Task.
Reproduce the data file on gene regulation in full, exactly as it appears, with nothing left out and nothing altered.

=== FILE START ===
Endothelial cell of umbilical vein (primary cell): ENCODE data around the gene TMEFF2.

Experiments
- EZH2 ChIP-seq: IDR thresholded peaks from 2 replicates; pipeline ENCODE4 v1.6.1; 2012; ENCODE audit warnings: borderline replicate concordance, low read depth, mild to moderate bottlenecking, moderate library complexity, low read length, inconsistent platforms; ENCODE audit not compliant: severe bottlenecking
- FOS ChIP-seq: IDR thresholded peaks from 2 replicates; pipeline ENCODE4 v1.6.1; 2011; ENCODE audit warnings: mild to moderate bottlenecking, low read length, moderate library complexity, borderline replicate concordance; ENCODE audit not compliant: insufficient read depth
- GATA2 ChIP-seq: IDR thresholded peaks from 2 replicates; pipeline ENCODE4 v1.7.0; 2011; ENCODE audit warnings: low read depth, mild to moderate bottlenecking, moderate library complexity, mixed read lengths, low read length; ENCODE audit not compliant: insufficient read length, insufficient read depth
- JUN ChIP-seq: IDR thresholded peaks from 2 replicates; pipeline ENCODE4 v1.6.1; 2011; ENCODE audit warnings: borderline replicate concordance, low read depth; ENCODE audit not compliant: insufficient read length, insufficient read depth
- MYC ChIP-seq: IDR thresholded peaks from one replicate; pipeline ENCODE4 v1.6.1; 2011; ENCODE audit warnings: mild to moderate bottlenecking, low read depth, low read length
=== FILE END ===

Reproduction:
Endothelial cell of umbilical vein (primary cell): ENCODE data around the gene TMEFF2.

Experiments
- EZH2 ChIP-seq: IDR thresholded peaks from 2 replicates; pipeline ENCODE4 v1.6.1; 2012; ENCODE audit warnings: borderline replicate concordance, low read depth, mild to moderate bottlenecking, moderate library complexity, low read length, inconsistent platforms; ENCODE audit not compliant: severe bottlenecking
- FOS ChIP-seq: IDR thresholded peaks from 2 replicates; pipeline ENCODE4 v1.6.1; 2011; ENCODE audit warnings: mild to moderate bottlenecking, low read length, moderate library complexity, borderline replicate concordance; ENCODE audit not compliant: insufficient read depth
- GATA2 ChIP-seq: IDR thresholded peaks from 2 replicates; pipeline ENCODE4 v1.7.0; 2011; ENCODE audit warnings: low read depth, mild to moderate bottlenecking, moderate library complexity, mixed read lengths, low read length; ENCODE audit not compliant: insufficient read length, insufficient read depth
- JUN ChIP-seq: IDR thresholded peaks from 2 replicates; pipeline ENCODE4 v1.6.1; 2011; ENCODE audit warnings: borderline replicate concordance, low read depth; ENCODE audit not compliant: insufficient read length, insufficient read depth
- MYC ChIP-seq: IDR thresholded peaks from one replicate; pipeline ENCODE4 v1.6.1; 2011; ENCODE audit warnings: mild to moderate bottlenecking, low read depth, low read length